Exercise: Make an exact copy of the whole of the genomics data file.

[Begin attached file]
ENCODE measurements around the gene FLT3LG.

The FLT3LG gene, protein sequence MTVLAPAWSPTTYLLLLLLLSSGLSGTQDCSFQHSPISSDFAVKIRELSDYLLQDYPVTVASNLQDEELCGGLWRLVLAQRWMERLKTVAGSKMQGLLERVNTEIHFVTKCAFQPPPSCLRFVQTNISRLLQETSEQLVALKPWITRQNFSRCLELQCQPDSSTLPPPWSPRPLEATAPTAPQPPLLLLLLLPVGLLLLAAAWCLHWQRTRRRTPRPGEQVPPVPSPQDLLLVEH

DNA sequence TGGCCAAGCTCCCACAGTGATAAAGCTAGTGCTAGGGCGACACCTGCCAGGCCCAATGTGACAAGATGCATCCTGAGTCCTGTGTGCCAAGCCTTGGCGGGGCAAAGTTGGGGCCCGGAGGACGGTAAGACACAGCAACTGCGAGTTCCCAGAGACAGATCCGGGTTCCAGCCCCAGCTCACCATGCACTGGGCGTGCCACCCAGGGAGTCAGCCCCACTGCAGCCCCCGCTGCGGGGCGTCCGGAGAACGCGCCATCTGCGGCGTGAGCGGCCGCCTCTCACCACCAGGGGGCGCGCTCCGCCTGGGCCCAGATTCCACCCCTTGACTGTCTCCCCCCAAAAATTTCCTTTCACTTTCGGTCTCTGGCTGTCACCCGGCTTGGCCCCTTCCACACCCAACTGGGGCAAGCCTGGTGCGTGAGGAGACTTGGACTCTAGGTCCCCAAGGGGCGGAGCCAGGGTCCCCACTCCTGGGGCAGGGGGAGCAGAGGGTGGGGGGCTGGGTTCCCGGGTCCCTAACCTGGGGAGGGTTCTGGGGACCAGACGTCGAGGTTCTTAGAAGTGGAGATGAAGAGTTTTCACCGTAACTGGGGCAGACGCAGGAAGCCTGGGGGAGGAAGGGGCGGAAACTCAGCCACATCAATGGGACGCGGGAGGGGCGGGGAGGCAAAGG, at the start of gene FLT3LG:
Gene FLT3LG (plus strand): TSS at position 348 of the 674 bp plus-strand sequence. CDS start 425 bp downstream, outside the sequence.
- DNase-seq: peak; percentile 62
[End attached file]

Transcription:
ENCODE measurements around the gene FLT3LG.

The FLT3LG gene, protein sequence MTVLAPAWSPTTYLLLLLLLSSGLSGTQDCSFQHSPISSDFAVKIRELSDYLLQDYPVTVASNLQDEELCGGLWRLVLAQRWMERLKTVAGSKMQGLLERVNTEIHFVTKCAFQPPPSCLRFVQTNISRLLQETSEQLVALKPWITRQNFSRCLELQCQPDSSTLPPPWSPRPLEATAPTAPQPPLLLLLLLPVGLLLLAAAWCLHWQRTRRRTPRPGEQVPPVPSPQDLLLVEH

DNA sequence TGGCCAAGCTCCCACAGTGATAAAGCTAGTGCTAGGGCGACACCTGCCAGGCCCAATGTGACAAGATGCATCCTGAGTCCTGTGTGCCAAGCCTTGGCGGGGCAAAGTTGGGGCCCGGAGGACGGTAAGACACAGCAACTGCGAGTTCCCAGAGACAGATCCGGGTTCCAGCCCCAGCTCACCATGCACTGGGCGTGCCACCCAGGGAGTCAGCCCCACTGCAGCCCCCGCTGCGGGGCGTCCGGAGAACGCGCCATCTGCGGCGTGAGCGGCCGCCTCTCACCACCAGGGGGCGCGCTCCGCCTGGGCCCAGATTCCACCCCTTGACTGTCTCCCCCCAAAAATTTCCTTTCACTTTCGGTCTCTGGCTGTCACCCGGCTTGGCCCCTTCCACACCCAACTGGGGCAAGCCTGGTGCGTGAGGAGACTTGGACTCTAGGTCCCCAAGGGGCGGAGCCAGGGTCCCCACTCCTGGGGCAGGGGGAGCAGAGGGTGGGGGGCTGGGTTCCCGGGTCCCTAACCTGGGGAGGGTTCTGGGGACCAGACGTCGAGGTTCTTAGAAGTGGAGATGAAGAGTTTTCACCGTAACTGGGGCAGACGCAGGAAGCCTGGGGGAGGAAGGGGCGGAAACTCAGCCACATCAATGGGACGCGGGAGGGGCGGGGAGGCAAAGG, at the start of gene FLT3LG:
Gene FLT3LG (plus strand): TSS at position 348 of the 674 bp plus-strand sequence. CDS start 425 bp downstream, outside the sequence.
- DNase-seq: peak; percentile 62